Freeze Sours Apple Orchards
For orchard owner Sandy Binder, the day the frost came is a day she will never forget.
"It was a Saturday morning a couple weeks ago when we had the 16 degree weather," Binder said. "We were thinking it wasn't going to get down, we thought maybe mid twenties. And they would've survived had the temperature not gone below 25, and it went way below 25."
Normally, the apple trees would be full of blossoms by now, but the cold weather in the early spring killed them all off the trees. And, when there's no blossoms, there's no apples.
The damage isn't just on a few trees.
The frost ruined nearly 90 percent of Binder's crop. While some apples survived, they won't be enough to offset the damage.
"The crop that we'll have will be from what we call a 'rat tail bloom' and this is a late bloom, it's weaker flowers and so the fruit is not as large and it's a little more difficult to get the size on it by the end of the growing season," State Fruit Crop Specialist Michele Warmund said.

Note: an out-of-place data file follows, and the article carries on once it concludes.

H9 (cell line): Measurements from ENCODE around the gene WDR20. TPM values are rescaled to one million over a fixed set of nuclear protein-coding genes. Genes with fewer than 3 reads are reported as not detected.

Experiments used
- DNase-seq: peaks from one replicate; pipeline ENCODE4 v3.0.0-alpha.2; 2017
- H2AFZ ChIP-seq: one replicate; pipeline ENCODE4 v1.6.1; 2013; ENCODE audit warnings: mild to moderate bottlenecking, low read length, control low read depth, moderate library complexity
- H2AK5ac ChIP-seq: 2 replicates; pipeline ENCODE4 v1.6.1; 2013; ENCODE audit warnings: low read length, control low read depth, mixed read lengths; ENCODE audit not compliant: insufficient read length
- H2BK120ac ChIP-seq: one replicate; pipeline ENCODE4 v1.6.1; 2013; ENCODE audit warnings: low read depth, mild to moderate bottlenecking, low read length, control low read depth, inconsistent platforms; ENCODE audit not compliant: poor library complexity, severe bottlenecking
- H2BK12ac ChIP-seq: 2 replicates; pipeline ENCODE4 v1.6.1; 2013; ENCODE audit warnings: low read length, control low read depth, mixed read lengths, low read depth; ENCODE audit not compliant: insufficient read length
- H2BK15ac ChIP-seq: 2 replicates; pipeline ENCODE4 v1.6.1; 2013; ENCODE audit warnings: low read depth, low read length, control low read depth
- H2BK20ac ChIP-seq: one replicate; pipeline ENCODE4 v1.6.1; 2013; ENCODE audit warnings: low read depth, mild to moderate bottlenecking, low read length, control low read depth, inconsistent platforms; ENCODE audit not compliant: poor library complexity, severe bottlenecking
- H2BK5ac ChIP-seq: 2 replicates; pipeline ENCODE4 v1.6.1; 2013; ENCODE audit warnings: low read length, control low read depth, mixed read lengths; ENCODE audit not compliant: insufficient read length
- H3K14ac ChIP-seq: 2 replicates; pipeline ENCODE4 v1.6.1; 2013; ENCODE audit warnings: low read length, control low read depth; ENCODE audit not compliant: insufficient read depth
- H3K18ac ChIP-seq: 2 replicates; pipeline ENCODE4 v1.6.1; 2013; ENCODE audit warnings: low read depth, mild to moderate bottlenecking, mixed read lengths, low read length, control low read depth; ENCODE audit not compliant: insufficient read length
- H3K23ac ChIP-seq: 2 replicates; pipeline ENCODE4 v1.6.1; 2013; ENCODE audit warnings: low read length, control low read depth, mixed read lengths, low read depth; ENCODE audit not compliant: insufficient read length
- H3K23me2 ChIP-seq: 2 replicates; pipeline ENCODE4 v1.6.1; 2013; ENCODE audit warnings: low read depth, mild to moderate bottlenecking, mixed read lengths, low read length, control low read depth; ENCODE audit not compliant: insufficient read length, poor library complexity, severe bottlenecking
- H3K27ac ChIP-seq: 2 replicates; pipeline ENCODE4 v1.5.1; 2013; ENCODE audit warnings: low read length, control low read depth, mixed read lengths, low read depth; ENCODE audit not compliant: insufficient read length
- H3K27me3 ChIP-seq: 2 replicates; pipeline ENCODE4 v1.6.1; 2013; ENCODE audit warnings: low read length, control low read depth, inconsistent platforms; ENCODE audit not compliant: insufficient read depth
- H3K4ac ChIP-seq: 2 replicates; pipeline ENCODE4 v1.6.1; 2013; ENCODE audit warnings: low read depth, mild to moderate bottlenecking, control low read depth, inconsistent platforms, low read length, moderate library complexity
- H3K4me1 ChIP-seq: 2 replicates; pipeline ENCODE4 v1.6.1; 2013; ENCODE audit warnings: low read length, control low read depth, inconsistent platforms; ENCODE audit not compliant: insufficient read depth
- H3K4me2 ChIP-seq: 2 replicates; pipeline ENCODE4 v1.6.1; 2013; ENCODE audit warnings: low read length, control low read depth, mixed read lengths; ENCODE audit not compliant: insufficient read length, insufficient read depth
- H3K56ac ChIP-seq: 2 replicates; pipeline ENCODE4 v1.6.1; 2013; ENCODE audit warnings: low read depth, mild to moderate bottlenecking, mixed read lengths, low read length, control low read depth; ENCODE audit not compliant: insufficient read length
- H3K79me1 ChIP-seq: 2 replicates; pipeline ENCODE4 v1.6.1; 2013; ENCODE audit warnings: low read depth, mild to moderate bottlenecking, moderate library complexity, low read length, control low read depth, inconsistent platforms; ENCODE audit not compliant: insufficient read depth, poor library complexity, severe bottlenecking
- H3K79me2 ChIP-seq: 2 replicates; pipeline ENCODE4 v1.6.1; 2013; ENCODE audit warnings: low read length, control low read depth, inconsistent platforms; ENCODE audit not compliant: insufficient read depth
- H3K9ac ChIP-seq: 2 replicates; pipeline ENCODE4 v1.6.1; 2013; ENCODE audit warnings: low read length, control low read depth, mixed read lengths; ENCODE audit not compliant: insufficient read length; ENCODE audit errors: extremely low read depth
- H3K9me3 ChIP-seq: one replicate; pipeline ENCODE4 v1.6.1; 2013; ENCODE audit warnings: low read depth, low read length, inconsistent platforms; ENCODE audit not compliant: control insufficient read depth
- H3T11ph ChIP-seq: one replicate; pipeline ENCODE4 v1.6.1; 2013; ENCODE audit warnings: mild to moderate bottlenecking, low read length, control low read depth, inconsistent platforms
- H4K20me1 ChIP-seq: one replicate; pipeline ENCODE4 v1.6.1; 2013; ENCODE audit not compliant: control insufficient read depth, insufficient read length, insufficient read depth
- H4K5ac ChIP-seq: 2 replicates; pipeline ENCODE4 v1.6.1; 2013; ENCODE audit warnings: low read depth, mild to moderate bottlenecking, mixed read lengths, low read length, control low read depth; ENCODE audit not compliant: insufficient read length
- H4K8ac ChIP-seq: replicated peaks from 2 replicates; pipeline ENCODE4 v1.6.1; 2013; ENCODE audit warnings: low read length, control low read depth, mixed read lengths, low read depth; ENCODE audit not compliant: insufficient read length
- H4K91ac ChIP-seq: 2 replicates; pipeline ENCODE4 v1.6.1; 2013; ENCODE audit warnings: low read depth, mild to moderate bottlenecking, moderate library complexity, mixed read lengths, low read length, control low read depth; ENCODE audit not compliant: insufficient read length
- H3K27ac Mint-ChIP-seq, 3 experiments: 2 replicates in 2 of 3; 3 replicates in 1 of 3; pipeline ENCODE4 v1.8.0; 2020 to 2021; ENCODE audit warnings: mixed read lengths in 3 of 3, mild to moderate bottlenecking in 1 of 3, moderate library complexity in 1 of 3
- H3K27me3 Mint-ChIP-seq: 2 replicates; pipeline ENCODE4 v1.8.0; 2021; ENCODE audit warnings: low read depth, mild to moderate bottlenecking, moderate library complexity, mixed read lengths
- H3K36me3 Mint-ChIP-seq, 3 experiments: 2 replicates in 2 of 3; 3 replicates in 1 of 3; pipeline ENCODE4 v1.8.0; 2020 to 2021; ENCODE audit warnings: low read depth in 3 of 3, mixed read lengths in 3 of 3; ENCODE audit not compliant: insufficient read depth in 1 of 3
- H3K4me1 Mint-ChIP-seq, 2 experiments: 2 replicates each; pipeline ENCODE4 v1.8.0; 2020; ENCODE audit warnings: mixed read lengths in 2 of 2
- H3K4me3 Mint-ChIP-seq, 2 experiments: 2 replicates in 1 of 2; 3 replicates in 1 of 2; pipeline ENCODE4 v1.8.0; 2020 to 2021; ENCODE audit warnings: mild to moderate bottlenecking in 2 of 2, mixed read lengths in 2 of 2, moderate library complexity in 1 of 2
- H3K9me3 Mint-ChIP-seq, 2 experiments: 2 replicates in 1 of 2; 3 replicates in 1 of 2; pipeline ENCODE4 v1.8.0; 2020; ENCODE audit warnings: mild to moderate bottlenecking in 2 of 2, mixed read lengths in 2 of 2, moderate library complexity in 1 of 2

While farmers will be trying to salvage what they can, Binder tries to look on the bright side of things.
"I'm going to be a lady of leisure this summer. I'm not going to have that much to do," Binder said.
The cold had a lesser effect on crops like corn.
Early reports estimated corn farmers would lose about 10 percent of their crops.
Reported by: Aaron Cox